HC Deb 12 April 1976 vol 909 cc400-2W
Mr. Freud

asked the Secretary of State for Defence (1) how many officers in each of the Army, Royal Navy and Royal Air Force have had their applications for Premature voluntary retirement refused in each year since the scheme was introduced

(2) how many serving officers in each of the Army, Royal Air Force have offered to resign their Commissions;

Royal Navy / Royal Marines Army Royal Air Force
Year (Financial) Total applications (males only) Total applications Applications not approved Total number leaving prematurely Applications not approved
1970–71 234 531 30 307 25
1971–72 130 423 9 220 10
1972–73 144 573 12 287 6
1973–74 220 607 12 276 13
1974–75 204 628 22 396 47
1975–76 182 644 17 419 29

The above figures cover officers leaving the Services under all forms of early release. The Army and RAF figures are not strictly comparable because the latter relate to the numbers who left, as opposed to having their applications approved, in each year. A further breakdown or extension of these figures would involve disproportionate effort.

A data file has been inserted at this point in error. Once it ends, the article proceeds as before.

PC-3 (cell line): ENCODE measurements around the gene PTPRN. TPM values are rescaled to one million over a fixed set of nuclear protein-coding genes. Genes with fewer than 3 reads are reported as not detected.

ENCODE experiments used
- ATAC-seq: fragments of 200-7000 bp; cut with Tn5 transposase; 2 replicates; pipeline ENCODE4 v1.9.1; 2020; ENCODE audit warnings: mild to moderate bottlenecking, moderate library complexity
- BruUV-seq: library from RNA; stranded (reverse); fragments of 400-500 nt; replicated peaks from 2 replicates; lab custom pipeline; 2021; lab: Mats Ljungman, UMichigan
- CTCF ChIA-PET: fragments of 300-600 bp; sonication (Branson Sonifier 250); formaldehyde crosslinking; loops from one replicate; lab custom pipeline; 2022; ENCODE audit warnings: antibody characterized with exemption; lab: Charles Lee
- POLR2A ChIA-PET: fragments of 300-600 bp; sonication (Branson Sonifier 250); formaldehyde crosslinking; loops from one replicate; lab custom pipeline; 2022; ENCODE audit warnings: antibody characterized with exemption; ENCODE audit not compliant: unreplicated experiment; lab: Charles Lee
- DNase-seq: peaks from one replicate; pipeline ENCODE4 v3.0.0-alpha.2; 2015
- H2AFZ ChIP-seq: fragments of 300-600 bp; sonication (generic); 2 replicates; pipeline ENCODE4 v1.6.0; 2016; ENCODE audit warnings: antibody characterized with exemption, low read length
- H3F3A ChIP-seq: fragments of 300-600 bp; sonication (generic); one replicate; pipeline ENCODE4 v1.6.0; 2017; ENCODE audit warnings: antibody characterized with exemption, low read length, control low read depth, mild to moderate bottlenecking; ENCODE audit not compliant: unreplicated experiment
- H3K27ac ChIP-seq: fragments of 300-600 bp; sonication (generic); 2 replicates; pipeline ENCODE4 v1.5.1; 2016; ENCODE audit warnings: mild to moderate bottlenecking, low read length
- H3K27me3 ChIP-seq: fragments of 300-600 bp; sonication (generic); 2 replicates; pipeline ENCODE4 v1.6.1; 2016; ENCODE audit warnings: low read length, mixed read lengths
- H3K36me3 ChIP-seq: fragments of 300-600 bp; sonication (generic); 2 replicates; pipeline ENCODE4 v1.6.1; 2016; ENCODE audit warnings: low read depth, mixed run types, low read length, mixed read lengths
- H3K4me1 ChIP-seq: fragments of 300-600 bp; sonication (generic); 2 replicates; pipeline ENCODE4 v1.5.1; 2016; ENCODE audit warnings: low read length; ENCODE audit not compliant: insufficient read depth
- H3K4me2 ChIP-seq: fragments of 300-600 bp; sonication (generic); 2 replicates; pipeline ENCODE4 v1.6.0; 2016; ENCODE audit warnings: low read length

Mr. Freud

asked the Secretary of State for Defence (1) what are the criteria he uses for accepting or rejecting resignations of commissions from serving officers;

(2) what are the criteria he uses for accepting or rejecting aplications for premature voluntary retirement from serving officers;

(3) if he is satisfied with the practice whereby certain officers who have applied for premature retirement and offered to resign their commission are compelled to continue military service.

Mr. William Rodgers

Applications for early release from serving officers are considered in the light of the current manning situation of the Service concerned and the requirement for a period of productive service as a return for the training that the officer has received. There are detailed variations among the Services in the way these general criteria are applied, and there is sufficient flexibility to enable the rules to be waived or modified in compassionate or other special circumstances. I believe that these rules are fair and that they are being reasonably applied, but I shall be happy to examine any case which the hon. Gentleman may wish to bring to my attention.

and what percentage of these were ordered to remain in the Service, in each of the last six years.

Mr. William Rodgers

The only figures readily available to my Department are as follows: